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Beat The Clock

Last-minute strategies to trim your tax bill.

It's that time of year again--time for some last-minute strategies to reduce your tax liability and keep cash flow humming in your business. But to reap the benefits of these moves, it's important to act by December 31. Waiting until April of next year means a missed opportunity--and, in all likelihood, a higher bill from the IRS.

Despite all the election year talk about tax cuts, rates for 1996 are unchanged. The top corporate rate, which many companies are required to pay, is 35 percent. For small-business owners who file tax returns as individuals, such as sole proprietors and partners, the top individual tax rate is 39.6 percent.

"Review the Past 11 months of your company's revenue and expenses, and project your tax liability for the year," advises Allan Zachariah, tax director of the Atlanta office for accounting and consulting firm BDO Seidman LLP. Doing such a projection, Zachariah explains, will help determine how to minimize your taxable income.

Small firms typically have a lot of ups and downs from one year to the next. "If you make a lot of money one year and have to pay taxes on all that profit, your business won't have the reserves needed to tide you over in some other year when business may not be as good," says Susan Jacksack, small-business analyst with CCH Inc., a provider of legal, tax and business information in Riverwoods, Illinois.

This year, small-business owners have some new planning considerations and the chance to save more on taxes, thanks to some changes recently enacted by Congress. For example, if you intend to buy equipment for your business, keep in mind that Congress increased the yearly limit on this business deduction to $18,000 effective next year for qualifying equipment placed in service during 1997. The limit will continue to increase incrementally each year until it reaches $25,000 by 2003. (Under the law, this deduction cannot exceed the taxable income derived from your business.)

If you want to purchase equipment before year-end but cash is tight, consider charging it. As long as you place the equipment in service by December 31, you can still take the deduction for 1996 even though you won't start paying for it until next year.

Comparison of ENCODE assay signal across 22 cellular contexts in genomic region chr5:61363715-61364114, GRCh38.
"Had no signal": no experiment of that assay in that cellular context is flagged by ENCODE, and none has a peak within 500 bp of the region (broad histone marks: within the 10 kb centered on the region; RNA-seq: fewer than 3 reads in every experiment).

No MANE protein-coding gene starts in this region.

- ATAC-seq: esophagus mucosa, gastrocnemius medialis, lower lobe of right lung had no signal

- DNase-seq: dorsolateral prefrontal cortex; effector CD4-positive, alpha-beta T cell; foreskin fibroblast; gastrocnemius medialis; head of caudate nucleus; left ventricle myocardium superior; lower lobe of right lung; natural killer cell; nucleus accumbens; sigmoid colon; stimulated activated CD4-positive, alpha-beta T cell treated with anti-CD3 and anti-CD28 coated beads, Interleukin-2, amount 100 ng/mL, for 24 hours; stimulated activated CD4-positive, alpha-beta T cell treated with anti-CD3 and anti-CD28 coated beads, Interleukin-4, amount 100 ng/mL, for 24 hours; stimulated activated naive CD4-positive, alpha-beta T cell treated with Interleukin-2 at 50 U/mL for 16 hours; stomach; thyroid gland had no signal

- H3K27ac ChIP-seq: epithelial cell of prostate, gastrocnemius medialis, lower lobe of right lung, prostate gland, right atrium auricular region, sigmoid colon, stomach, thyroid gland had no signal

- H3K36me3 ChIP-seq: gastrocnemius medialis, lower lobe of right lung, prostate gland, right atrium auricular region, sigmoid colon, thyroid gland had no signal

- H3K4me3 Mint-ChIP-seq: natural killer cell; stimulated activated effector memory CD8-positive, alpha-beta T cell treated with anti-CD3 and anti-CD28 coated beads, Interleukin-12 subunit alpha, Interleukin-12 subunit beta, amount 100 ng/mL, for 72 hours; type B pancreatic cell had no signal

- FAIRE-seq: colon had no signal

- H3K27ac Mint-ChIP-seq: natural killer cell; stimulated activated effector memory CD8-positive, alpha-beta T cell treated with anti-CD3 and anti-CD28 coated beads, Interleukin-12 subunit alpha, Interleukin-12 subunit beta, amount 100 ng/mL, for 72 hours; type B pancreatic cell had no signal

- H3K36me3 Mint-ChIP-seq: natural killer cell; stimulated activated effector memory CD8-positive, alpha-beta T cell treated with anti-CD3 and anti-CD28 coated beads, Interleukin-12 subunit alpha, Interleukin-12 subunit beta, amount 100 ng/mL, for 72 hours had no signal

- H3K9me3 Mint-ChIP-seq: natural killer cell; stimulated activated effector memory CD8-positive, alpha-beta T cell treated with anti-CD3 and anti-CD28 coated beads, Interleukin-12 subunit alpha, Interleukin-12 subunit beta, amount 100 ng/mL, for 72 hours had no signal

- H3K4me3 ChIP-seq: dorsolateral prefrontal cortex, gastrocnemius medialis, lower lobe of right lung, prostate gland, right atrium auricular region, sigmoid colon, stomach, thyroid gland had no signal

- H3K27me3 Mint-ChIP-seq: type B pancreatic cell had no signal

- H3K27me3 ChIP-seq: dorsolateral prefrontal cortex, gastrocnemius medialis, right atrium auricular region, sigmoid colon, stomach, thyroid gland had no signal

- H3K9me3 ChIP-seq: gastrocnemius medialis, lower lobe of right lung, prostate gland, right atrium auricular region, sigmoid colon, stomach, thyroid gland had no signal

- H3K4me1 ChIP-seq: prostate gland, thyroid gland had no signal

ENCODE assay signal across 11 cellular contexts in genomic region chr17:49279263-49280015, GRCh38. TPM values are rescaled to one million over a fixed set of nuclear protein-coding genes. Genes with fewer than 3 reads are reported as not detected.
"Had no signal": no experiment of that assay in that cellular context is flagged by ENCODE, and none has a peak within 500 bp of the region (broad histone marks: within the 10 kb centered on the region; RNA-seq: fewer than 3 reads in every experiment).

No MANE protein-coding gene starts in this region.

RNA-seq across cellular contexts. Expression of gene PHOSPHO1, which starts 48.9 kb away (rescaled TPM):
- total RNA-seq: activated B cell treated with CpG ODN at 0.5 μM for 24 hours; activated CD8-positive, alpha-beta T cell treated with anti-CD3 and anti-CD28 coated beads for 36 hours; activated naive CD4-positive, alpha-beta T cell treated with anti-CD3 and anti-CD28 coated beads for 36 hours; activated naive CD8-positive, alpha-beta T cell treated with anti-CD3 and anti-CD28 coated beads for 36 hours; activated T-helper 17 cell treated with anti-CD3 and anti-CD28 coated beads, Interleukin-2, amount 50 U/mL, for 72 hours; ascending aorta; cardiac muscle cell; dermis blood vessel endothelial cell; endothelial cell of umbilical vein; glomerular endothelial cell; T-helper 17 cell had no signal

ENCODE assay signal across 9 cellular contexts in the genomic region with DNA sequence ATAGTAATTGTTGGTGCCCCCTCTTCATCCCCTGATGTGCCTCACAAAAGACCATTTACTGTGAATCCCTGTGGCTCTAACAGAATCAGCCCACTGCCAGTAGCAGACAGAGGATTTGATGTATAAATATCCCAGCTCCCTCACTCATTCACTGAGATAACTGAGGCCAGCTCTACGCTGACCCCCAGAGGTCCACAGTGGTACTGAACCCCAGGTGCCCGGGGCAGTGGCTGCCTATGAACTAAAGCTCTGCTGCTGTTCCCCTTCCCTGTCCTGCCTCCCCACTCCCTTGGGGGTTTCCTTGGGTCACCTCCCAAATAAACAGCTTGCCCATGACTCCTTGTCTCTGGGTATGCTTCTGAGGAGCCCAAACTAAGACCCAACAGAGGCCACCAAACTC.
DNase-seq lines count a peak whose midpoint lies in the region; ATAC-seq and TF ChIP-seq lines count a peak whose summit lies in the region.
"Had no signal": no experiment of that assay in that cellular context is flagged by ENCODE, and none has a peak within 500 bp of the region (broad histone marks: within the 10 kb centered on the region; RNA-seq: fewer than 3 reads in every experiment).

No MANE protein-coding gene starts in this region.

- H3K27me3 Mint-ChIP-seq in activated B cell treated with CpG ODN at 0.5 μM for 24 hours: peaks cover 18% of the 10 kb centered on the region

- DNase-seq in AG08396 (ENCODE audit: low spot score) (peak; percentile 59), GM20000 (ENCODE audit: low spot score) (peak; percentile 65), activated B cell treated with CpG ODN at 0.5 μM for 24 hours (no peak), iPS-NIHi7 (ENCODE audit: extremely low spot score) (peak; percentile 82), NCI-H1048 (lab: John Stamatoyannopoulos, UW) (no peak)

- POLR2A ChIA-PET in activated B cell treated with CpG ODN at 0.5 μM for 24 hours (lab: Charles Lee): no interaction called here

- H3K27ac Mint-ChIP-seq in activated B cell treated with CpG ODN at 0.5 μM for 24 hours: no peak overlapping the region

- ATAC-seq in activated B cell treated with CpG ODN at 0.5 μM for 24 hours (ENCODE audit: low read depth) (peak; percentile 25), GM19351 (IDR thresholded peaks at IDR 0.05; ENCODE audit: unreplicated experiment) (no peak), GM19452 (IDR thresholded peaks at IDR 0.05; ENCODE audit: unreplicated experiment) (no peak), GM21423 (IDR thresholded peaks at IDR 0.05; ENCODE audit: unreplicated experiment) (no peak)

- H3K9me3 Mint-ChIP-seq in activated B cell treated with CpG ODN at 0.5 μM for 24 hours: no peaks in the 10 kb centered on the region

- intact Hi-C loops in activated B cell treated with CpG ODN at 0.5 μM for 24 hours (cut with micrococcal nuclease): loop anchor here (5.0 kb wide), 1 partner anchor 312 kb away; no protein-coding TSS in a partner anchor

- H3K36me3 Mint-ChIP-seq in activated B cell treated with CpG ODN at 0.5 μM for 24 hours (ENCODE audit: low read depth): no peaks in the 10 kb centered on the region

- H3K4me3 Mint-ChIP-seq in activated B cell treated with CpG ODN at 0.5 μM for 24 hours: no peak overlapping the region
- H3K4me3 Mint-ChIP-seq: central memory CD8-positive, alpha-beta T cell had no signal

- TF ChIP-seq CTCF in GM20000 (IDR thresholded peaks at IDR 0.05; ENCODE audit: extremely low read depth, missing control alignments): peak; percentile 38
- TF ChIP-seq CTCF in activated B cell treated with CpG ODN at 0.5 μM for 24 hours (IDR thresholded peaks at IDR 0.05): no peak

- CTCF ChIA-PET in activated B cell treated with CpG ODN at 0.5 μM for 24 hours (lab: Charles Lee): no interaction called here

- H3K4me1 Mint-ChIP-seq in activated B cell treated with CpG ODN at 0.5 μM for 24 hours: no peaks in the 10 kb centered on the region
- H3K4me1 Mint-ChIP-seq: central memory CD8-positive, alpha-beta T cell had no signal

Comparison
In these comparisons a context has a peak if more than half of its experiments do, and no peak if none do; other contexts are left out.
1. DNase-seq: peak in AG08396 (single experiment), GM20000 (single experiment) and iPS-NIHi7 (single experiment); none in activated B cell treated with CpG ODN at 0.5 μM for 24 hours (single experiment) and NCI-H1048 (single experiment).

Another key change that affects planning for small firms is a provision in the new Health Insurance Portability and Accountability Act, which allows a limited number of self-employed individuals and employees who work for small businesses to establish medical savings accounts (MSAs) under a four-year pilot program starting next month. Contributions made to these accounts are tax-deductible, earnings on the MSA are tax-deferred, and distributions are tax-free if they are used for qualified expenses.

MSAs are available to companies with 50 or fewer employees as well as self-employed and uninsured individuals. Since only 750,000 individuals (not including the uninsured) nationwide will be allowed to establish MSAs during the four-year experiment, Jacksack recommends entrepreneurs interested in setting up an MSA next year take steps now and contact health insurance companies marketing these plans to get information.

Beyond these recent changes, your aim this year is to recognize income (if your tax bracket is low) or pile on the deductions (if your bracket is higher), advises Jacksack. Another tried-and-true rule, whatever your tax situation, is to defer taxes whenever possible. Says Jacksack, "Taking steps to reduce or defer taxes is a good way to cut business costs without hurting the quality of your product or service."

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This article was originally published in the December 1996 print edition of Entrepreneur with the headline: Beat The Clock.

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